The majority of marriages fail. Either they end in divorce or survive in dysfunction and unhappiness. Social scientists have been studying what makes a marriage survive since the 70’s when the divorce rates soared to unprecedented highs. Studies began to determine the causes and the impact divorce would have on the children.
Psychologist John Gottman and his wife Julie, were two of the leading researchers, studying thousands of couples to determine why their relationships worked or failed. His “Love Lab”, at the University of Washington, brought couples in to speak about their relationships and those same couples were followed up six years later. They found that the couples whose marriages survived and were happy showed less physical stress during the interviews and that they responded with warmth and affection and a positive manner when their spouse attempted to connect with them. The bottom line was that the one thing that really stood out was that the couples who had happy marriages were kind to each other.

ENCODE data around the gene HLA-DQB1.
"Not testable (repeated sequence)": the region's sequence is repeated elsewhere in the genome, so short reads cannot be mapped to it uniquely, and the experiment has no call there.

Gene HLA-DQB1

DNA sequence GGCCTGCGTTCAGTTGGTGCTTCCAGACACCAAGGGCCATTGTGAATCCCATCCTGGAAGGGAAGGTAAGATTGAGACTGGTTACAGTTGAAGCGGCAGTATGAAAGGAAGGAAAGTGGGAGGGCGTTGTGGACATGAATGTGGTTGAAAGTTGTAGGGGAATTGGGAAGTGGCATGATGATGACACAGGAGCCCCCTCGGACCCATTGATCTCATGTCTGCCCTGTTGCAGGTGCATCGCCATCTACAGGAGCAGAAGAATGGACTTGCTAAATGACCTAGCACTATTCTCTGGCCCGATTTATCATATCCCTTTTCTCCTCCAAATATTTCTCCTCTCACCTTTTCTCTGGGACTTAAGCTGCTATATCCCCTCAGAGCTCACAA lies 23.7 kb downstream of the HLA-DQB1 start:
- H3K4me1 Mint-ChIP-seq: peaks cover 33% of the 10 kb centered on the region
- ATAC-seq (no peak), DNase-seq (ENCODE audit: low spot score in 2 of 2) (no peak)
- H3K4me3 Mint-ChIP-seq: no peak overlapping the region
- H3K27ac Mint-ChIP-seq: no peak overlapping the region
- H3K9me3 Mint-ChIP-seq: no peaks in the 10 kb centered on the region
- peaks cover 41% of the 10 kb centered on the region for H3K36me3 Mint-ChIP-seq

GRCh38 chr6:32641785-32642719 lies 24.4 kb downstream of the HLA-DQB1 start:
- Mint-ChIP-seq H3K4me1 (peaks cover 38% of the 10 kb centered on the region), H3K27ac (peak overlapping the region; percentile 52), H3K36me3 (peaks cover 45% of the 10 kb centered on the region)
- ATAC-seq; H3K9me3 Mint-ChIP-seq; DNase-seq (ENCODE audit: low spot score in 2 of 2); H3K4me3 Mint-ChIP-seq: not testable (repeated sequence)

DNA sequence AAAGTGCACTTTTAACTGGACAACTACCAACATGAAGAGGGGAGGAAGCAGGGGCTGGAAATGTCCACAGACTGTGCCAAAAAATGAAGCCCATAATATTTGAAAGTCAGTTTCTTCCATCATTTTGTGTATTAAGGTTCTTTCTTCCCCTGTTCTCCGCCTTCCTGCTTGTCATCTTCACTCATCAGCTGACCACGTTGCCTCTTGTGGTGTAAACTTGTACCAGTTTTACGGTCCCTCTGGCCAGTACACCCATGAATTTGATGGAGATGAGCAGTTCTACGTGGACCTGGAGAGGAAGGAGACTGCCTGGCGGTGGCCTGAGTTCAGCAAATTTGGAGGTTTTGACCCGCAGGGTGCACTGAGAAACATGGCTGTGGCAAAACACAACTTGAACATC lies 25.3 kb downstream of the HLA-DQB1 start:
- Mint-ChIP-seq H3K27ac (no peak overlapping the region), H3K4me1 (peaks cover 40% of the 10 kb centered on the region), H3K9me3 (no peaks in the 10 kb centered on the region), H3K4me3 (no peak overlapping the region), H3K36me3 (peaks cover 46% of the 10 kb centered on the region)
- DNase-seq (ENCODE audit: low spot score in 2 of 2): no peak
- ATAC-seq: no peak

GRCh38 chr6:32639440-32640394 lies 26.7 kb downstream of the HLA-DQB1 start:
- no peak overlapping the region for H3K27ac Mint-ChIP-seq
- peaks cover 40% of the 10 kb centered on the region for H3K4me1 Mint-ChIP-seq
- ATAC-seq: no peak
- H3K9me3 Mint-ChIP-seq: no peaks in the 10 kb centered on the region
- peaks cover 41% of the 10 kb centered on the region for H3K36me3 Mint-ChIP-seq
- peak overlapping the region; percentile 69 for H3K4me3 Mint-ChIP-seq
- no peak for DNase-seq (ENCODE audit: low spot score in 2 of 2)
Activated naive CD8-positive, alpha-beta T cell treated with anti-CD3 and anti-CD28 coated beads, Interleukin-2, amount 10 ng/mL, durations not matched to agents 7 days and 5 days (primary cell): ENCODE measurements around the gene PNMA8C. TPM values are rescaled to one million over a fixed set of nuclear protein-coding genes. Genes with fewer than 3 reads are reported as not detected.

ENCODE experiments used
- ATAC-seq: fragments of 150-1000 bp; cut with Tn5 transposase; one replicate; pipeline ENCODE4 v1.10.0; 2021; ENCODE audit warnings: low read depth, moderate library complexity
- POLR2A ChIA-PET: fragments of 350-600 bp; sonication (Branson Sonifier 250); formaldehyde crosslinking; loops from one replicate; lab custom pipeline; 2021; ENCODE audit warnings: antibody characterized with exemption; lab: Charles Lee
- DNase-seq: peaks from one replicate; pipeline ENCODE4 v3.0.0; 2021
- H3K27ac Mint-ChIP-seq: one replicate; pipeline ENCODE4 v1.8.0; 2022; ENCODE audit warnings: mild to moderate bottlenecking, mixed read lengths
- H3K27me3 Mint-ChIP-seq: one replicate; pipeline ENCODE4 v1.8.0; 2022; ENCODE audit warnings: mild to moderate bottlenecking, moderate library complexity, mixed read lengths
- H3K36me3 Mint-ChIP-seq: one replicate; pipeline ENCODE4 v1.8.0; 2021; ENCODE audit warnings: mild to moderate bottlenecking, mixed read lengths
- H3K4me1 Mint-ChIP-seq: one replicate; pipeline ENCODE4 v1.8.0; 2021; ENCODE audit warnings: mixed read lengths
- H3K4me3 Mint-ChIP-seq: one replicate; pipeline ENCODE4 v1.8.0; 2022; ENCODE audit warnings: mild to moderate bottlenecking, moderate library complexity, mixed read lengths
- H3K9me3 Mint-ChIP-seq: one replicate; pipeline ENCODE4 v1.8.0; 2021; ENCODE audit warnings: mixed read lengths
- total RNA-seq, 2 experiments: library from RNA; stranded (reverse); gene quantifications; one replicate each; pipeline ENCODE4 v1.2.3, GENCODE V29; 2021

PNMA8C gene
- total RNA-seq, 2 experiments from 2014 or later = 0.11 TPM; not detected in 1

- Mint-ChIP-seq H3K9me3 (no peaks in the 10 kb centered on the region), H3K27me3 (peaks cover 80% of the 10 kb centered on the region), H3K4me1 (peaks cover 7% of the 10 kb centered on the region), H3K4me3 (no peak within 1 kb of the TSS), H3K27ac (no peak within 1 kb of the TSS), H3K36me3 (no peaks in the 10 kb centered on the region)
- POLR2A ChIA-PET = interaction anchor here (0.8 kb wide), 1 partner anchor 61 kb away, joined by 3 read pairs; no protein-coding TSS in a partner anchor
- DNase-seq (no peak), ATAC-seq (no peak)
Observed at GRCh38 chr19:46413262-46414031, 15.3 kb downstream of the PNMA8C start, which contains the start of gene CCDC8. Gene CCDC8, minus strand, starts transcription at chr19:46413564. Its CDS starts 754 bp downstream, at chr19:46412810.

When most people think of being kind they think about doing nice things for someone. Saying thank you and complimenting the other person is also an act of kindness. But the most important was having a generous spirit and assuming that their partner had their best interest at heart. Instead of getting angry about their mate leaving the breakfast dishes in the sink for them to clean up, they automatically assumed that they must have been running late if they left the dishes. It is looking for what your partner is doing right instead of what they have done wrong. With these factors, they were able to predict the success of the couples marriages, six years later, 94% of the time. So if you want to keep your marriage healthy, practice kindness every day. (cc: www.theatlantic.com/health/archive/2014/06/masters-of-love/372473)